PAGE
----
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The Climax of Crews: How We Escalated to Civil War


By Blaise "Shades" Camacho and Frank "Hangman" DeJohn

With the conclusion of 2GGaming’s grandest event to date, 2GGC: Civil War Saga has set the bar for any and all Super Smash Bros. events. The focus of this event was none other than the eponymous Civil War event, a crew battle consisting of a ten-versus-ten being helmed by Gonzalo “ZeRo” Barrios and Elliot “Ally” Caroza-Oyarce in settling a year-long rivalry that had developed over the course of the 2016 competitive year of Super Smash Bros. for Wii U. Crew battles are far from a recent innovation in event organizing with Civil War being the latest and greatest of recent events, and with good reason it may be a while before any crew battle challenges what Civil War has brought to Smash Wii U.

The History of Crews

Crew battles themselves date back to the early years of Super Smash Bros. Melee, with the first national crew battle taking place at MELEE-FC1 in 2004. While the format became less prominent in later years, it remained a staple side event at Smash majors, and with the advent of Super Smash Bros. for Wii U, it has become a main attraction once more.

For Smash Wii U, crew battles truly came into their own with the regional crew battle at Genesis 3. Initially intended to be just another side event, it became what’s largely considered one of the most hype crew battles of its time, in part due to SoCal’s close victory against the Tri-State region and subsequent loss to Japan. The positive reaction to the event and the attention it drew proved that, for Smash Wii U, crew battles could be an attraction in their own right.

Flash forward a year later, and crew battles have become a main attraction at most Smash Wii U majors, to the point of saturation. The past four Smash Wii U majors - The Big House 6, 2GGT: ZeRo Saga, Genesis 4 and Frostbite 2016 have all featured crew battles in close proximity, and all but the former have heavily promoted them as main attractions.

As crew battles have become more frequent, they’ve begun to lose their luster not just for spectators, but for the players themselves. As crew sizes have increased, crew battles themselves have grown longer and more mentally taxing on players. For players who are still in the main bracket, focusing on crews could potentially have an adverse effect on their performance. This holds especially true for events like Genesis 4, which featured multiple crews with ten players each in a round-robin format that led up to a final twelve-vs-twelve crew battle. Crew battles were beginning to become more of a test of stamina than a performance of pride and skill. Team ZeRo vs. Team Ally, on the other hand, was more than just another crew battle. It was the culmination of ZeRo and Ally’s nearly year-long rivalry, one of Smash Wii U’s most prominent storylines, and a celebration of the way it’s shaped the community.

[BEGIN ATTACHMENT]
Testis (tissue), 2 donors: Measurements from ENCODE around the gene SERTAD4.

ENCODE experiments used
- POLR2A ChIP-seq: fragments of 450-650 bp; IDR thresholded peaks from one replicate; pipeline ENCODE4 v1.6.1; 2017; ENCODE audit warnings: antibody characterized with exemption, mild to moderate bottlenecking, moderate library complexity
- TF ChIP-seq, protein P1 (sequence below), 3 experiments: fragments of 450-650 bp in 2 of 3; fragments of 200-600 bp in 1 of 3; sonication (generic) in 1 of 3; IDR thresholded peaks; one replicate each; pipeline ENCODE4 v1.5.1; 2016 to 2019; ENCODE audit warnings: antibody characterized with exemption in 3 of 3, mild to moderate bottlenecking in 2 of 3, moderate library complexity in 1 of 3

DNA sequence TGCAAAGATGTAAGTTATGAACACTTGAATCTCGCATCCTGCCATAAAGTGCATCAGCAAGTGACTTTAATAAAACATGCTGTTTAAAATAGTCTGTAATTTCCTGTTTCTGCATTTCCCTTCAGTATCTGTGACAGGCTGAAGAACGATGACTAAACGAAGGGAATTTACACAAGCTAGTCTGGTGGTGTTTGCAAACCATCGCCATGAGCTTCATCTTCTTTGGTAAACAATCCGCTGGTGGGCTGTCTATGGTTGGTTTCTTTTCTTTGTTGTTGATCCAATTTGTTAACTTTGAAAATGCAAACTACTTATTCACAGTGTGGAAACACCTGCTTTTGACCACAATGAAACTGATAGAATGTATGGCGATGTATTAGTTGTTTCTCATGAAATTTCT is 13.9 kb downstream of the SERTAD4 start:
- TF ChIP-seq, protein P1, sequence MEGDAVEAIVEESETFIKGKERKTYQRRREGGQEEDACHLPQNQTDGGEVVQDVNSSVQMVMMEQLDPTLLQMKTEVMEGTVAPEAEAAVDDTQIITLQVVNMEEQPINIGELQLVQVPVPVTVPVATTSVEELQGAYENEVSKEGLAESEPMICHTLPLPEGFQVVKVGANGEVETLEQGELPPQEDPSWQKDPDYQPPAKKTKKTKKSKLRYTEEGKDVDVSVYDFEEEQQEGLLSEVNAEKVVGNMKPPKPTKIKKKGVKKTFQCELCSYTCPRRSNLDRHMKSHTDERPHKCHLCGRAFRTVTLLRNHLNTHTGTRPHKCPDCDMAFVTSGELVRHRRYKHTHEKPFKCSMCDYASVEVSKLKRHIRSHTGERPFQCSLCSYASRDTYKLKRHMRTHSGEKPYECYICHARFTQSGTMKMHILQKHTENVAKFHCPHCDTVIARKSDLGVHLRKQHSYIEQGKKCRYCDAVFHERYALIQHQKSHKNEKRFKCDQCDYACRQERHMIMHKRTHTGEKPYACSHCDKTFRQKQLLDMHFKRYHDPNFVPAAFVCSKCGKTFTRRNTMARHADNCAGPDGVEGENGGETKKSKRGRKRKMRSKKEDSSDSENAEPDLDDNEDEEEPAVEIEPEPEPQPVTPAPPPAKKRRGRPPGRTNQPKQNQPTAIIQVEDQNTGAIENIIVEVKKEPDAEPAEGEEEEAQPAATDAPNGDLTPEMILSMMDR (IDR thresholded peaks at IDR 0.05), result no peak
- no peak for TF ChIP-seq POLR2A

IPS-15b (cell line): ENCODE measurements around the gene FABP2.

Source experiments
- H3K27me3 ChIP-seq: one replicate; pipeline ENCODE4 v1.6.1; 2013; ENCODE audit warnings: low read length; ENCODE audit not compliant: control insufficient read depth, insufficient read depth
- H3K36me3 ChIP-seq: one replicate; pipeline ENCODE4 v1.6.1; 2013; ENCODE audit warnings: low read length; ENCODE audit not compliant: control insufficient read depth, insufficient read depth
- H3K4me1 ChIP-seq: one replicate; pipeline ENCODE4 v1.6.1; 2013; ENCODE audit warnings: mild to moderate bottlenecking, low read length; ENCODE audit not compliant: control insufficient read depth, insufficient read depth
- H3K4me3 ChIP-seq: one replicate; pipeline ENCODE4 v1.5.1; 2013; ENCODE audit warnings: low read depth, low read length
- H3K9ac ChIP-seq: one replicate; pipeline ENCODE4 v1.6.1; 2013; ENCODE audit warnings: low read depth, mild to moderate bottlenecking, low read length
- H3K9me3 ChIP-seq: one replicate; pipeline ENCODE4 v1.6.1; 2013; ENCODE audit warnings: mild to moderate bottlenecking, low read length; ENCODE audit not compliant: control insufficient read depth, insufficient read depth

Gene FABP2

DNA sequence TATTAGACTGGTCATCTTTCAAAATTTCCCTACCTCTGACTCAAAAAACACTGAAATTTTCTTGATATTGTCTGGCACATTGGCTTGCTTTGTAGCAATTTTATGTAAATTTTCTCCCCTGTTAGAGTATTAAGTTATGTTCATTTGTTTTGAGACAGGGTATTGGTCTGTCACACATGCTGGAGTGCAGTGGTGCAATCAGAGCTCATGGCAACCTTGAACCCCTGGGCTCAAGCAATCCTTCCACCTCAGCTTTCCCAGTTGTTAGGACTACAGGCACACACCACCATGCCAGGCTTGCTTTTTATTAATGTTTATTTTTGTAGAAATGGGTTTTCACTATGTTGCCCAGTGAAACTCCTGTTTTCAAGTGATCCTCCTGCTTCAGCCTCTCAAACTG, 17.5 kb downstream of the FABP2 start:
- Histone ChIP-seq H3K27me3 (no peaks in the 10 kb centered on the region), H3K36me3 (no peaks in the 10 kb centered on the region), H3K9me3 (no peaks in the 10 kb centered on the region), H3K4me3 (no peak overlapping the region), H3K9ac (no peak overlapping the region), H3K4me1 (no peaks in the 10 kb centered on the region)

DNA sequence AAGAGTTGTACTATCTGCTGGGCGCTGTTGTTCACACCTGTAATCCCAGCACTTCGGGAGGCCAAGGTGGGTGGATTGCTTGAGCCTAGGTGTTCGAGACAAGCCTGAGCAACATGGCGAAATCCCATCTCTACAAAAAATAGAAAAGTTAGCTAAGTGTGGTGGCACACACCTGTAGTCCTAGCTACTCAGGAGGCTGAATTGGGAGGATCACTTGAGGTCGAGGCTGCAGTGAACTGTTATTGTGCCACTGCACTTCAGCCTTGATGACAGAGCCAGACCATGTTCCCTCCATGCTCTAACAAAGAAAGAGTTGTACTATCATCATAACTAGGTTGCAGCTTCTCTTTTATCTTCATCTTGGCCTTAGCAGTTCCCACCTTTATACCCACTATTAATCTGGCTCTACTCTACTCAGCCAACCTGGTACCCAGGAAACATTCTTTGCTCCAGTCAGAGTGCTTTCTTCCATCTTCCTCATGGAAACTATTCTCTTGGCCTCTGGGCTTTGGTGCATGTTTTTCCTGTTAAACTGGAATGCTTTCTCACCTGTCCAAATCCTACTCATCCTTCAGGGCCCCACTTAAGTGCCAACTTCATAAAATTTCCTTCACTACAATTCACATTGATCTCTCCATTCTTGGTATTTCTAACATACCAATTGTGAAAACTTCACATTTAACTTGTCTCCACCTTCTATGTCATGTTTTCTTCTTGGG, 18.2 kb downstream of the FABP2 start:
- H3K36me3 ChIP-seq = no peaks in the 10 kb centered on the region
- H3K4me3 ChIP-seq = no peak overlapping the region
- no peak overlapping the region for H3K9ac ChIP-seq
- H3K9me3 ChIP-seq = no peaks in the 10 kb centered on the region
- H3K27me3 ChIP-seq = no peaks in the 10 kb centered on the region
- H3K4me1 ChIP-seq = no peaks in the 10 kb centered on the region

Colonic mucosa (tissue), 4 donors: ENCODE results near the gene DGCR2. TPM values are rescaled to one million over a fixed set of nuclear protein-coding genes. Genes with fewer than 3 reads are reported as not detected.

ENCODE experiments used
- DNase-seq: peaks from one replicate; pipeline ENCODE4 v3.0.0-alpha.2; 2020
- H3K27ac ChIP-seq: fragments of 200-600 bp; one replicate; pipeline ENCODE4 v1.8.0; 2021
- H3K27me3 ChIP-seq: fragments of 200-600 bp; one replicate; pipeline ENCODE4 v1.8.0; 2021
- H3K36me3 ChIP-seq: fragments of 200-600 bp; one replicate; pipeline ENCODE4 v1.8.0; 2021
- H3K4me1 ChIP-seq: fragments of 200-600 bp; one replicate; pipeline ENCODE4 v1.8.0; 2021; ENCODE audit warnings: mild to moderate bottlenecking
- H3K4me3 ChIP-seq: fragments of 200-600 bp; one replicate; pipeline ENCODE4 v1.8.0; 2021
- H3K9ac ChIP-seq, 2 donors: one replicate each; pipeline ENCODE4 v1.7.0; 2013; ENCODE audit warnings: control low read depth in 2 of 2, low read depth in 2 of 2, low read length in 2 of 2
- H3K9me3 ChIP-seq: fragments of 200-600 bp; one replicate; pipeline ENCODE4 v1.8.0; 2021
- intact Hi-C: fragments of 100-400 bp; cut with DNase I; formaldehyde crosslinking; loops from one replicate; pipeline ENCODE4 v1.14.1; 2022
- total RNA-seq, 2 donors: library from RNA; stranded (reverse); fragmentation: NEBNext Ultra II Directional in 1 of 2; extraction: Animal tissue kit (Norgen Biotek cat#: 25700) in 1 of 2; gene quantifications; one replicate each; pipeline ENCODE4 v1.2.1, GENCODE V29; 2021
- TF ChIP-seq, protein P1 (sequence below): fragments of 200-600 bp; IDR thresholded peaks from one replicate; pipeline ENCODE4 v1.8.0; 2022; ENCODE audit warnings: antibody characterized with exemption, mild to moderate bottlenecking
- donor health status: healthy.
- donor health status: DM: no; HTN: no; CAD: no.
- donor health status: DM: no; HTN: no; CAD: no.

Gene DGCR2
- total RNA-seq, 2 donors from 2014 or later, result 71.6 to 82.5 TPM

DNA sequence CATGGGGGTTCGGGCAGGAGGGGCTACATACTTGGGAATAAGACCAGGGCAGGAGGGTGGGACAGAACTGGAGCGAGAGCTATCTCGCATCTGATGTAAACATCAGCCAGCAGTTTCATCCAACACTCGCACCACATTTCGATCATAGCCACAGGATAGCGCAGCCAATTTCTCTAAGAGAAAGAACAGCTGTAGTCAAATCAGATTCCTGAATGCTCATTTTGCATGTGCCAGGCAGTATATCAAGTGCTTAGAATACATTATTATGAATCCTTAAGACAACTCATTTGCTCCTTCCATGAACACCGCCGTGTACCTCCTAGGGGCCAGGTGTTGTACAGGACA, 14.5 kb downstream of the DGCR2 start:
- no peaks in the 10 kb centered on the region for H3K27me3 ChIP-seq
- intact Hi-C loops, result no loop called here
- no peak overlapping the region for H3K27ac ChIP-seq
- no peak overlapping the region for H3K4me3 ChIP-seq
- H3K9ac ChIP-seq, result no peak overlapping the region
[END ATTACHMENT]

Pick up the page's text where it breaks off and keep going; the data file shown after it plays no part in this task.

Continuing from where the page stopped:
A Rivalry a Year in the Making

ZeRo and Ally’s rivalry goes back to spring of 2016, sparked by Ally’s wins against ZeRo at both Get On My Level 2016 and Smash ‘N’ Splash 2 and the ensuing trash talk between the players. The community’s reaction, particularly among top players, prompted a tweet from Larry “Larry Lurr” Holland comparing the rivalry to Marvel’s Civil War event, asking which side other top players would take in a crew battle between the two.

Shortly after Larry’s tweet blew up, 2GGaming responded with a tweet of their own, teasing what would eventually become 2GGC Civil War.

In the ensuing months, ZeRo and Ally’s rivalry remained at the front of many Smashers’ minds as the two went back and forth, both in tournaments and on social media. Over time, other top players began taking clear sides, with speculation abound as to when the fabled Civil War Saga would be formally announced. Months passed with little word from 2GGaming. ZeRo and Ally’s rivalry had become another routine aspect of Smash Wii U. Just as the community seemed to be moving on, 2GGC: Civil War was finally announced at ZeRo Saga. As the day of the event drew closer, it was revealed that Team ZeRo vs. Team Ally wouldn’t just be a side event, but the main attraction and grand finale of the whole event.

Aftermath of War

Now as community moves on from the aftermath of Civil War, the storyline and friendly feud has become more than just a crew battle. It’s the culmination of Smash Wii U’s most prominent rivalry, of a year worth of buildup. It also comes at a time when many tournament and event organizers agree that crew battles are getting stale, and some, such as Panda Global’s Bassem “Bear” Dahdouh, have even discussed the idea of replacing them with other side events. Now more than ever it was important to see that Civil War was treated as a grand spectacle and theme of one of the biggest Smash for Wii U events ever. In the context of the events leading up to it, Civil War crews’ significance becomes readily apparent. It’s the grand finale of an era in Smash Wii U’s history, the be all end all, the crew battle to end all crew battles. The climax of crew battles.


I love melee crew battles, but I can understand people getting bored of smash4. I love both games, but tbh its a little bit slower paced and that could take forever. Just my thoughts...
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